Organic rankings are tied to the specific URL of each page.  Changing the taxonomy of a URL, or even a single character of it makes that a brand-new page that has never been seen by the search engines before.  Inbound links are associated with specific URL’s as well, meaning that when you create new version of that page, none of the link equity automatically follows.  If you’re changing platforms this is especially crucial as many ecommerce platforms create new directory pathways or alter URL extensions.  

What to Do About it

If your URL’s or page taxonomy is changing, ensure that you’re using 301 redirects to let search engines know that there is a new version of the page.  This will automatically redirect both visitors and search engine crawlers who access the old URL. Additionally, this will transfer most of your link equity from the old page to the new one.

The Wrong Redirect

Platforms (and developers) will often default to using a 302 (temporary) redirect rather than a 301 (permanent) redirect.  Both redirects will accomplish the same thing for a visitor, but Google looks at them differently.  The common belief is that a 301 redirect passes link equity while a 302 does not (because it’s temporary).  In all fairness, Google’s Gary Illyes came out last year and said that a 302 redirect passes the same equity as a 301 in a July 26th, 2016 Tweet.  Many in the SEO community don’t quite buy that yet.

What to Do About it

Check, check and double check.  Make the redirects work for a visitor and a search engine.  A tool like will show the actual request and tell you if a URL redirect is a 301 or 302.  Screaming Frog is another easy way to mass check URL’s for the redirect status code.  Even if Gary is right, why chance it?  Don’t set your redirects to 302 unless it really is a temporary situation.  

Top level and Footer Navigation Changes

Just like an inbound link from another website can add equity to your site, internal links in your site can play a similar role.  Think of your navigation in both the header and footer as the circulatory system of your site. Changing the navigation and internal linking structure is akin to changing the layout of your own veins and arteries.    

What to Do About it

Put in the time upfront and map out the current state of your site.  Look at where internal links are coming from for your pages if you’re changing the navigations.  Use Screaming Frog or your other favorite tool to check the crawl path report on URL’s if you really want to be diligent.  Know that pages losing a large portion of their internal links could have issues being crawled and indexed or lose some of their equity.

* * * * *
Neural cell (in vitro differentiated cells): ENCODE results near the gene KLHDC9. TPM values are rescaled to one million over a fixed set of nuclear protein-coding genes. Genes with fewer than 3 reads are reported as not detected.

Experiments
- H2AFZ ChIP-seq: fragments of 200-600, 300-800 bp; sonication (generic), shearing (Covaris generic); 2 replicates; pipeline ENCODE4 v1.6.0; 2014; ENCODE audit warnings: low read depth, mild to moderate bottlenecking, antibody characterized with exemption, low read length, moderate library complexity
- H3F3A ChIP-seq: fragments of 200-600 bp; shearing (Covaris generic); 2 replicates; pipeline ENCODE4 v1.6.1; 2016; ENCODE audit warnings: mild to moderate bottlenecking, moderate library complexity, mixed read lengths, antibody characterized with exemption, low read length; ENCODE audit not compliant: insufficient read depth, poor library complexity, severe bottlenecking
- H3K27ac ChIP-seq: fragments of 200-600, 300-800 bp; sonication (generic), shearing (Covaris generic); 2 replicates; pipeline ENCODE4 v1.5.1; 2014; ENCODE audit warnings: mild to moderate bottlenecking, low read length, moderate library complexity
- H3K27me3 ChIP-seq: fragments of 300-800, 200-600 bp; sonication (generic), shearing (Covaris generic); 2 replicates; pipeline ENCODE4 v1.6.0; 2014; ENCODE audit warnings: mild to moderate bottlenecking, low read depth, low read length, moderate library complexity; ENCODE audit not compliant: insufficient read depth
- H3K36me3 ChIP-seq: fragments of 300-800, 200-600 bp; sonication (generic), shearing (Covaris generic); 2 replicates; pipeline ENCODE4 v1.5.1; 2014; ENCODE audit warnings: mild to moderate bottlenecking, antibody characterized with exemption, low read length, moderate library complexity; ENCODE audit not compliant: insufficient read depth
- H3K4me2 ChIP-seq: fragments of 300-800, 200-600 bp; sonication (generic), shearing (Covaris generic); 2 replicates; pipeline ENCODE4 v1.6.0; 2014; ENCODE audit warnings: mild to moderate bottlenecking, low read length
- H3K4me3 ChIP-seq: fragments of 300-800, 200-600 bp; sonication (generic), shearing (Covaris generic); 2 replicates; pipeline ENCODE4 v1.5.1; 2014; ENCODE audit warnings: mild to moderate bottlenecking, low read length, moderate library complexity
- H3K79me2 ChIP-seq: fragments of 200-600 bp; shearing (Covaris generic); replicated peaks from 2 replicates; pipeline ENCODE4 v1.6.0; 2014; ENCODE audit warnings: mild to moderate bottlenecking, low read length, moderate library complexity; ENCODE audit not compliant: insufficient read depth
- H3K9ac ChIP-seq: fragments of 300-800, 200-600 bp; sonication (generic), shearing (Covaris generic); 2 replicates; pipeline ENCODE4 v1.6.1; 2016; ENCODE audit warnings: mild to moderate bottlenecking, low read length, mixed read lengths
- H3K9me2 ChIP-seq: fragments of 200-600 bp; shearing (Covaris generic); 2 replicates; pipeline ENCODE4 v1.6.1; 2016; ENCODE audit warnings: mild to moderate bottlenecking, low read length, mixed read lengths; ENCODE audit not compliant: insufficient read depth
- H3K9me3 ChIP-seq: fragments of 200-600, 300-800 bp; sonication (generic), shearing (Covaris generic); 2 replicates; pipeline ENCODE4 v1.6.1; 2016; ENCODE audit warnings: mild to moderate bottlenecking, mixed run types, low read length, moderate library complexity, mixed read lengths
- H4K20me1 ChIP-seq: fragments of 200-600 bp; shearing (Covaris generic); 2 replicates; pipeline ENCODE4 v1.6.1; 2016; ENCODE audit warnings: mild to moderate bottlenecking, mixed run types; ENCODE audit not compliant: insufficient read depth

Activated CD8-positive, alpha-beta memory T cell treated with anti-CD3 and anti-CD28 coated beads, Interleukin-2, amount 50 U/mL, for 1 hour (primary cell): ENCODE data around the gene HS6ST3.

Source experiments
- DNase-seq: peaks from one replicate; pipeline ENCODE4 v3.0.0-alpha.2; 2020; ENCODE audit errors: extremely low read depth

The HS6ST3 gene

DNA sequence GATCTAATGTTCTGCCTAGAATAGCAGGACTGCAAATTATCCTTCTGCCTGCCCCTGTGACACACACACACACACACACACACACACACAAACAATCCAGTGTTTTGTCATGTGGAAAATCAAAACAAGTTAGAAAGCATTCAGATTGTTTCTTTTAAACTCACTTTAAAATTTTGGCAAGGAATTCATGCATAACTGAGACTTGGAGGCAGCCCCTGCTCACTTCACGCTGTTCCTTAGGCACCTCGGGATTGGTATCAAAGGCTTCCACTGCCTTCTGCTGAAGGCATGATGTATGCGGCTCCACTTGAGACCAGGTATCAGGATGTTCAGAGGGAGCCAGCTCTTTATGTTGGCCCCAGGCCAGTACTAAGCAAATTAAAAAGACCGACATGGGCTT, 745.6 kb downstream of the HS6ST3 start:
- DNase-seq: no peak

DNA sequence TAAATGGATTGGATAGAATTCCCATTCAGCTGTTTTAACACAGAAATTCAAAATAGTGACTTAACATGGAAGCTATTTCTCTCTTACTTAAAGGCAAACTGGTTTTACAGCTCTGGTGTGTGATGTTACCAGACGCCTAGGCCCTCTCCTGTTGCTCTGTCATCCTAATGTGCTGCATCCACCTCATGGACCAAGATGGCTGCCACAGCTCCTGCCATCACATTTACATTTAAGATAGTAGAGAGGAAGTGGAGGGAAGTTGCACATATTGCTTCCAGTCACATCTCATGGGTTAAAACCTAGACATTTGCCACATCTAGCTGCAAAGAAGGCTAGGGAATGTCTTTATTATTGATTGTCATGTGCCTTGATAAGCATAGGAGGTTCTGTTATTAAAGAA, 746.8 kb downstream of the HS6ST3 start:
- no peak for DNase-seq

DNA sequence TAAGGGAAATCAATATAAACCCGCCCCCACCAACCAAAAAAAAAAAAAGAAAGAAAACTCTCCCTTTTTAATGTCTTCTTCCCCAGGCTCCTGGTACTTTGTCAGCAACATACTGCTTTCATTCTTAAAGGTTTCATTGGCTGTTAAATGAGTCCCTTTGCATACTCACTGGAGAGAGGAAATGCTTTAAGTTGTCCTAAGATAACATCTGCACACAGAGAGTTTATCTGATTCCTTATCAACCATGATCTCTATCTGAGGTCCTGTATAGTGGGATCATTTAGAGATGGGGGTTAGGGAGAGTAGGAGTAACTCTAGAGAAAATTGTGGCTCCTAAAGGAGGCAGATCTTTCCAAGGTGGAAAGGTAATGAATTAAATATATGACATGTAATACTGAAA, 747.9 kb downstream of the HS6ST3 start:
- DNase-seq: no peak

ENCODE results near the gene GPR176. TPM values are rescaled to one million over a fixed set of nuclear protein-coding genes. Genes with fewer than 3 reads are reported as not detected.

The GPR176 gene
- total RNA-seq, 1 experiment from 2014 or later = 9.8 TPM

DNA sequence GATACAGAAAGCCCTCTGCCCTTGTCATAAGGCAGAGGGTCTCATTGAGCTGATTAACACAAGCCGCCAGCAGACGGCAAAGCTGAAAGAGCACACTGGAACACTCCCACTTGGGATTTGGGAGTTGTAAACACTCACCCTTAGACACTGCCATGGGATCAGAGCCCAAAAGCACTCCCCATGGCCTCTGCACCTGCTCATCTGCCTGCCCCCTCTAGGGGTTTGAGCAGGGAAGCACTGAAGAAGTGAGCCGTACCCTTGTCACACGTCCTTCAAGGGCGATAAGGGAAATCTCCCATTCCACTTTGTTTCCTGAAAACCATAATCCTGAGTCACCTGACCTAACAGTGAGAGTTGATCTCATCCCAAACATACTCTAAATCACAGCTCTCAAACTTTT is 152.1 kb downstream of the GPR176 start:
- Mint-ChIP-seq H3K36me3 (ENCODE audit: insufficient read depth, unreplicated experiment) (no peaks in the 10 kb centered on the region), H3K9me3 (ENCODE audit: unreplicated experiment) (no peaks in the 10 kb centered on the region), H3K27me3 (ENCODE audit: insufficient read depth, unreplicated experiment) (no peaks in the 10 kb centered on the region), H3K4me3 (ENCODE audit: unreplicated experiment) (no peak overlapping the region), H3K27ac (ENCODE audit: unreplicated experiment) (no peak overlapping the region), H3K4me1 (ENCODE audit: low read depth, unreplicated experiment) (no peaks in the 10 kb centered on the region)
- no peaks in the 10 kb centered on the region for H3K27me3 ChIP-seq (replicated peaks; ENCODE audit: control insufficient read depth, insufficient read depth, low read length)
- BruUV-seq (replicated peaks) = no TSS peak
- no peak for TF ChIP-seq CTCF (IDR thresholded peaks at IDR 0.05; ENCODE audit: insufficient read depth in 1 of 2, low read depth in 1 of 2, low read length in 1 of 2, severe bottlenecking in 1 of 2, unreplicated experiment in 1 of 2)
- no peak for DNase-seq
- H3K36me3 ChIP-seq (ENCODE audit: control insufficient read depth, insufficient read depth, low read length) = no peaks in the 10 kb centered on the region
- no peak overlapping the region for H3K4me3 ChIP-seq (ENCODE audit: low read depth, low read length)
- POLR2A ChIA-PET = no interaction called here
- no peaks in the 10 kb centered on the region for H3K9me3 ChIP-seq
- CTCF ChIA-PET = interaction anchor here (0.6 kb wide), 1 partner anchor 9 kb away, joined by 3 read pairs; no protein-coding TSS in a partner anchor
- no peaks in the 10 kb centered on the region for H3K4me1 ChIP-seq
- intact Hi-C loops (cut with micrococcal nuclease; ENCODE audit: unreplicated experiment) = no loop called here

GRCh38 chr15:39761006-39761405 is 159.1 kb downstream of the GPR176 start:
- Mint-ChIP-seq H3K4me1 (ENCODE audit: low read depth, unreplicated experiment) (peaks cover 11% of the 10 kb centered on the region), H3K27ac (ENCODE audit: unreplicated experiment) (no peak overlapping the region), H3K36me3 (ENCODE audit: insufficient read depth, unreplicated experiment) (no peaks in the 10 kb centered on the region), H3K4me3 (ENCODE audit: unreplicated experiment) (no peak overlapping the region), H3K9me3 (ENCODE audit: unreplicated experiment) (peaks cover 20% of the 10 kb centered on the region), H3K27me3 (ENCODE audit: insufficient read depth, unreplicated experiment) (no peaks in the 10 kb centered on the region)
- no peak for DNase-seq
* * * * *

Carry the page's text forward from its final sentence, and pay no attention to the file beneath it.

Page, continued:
Title Tag, Content and Data Migration

A redesign is hectic on any site, an ecommerce website exponentially complicates that process.  With so many moving parts it’s easy to sideline seemingly smaller things and tell yourself that you’ll worry about it once the site is live. Title tags, meta descriptions, headings, content and structured data shouldn’t be one of those things. Whatever SEO prowess the top level, category and product pages have right now is directly influenced by the meta data and content that’s present. Launching a redesigned site without the same data and information in place is a recipe to see organic rankings drop.

What to Do About it

Just like mapping redirects, put the time in up front.  Use something like a MOZ crawl test or Screaming Frog to get a full picture of all page titles, meta descriptions, H1’s and subheadings and structured data.  Make sure that you’re

Example 1, What Not to Do:

New Site Launch Date Dec 2016

This Google Analytics snapshot is of an online retailer in the software industry that redesigned their outdated site into a new platform.  The plan was to recreate the site exactly as it had always been, but move it to a new more user friendly platform.  

Eccomerce Redesign Issue 1

This is a textbook case of forgetting about 301 redirects completely in launching a new site.  Aside from the home page, every single URL of a 5,000+ page website changed, but Google couldn’t follow them.  To add fuel to the fire, category and product level title tags and meta descriptions weren’t moved to the new site either.   

Example 2, Make it Through Unscathed

New Site Launch Date: Feb 2017

A men’s online clothing retailer migrated from an outdated ecommerce platform into an enterprise CMS.  The site had far outgrown the outdated site built in Pearl and was ready for a more professional solution.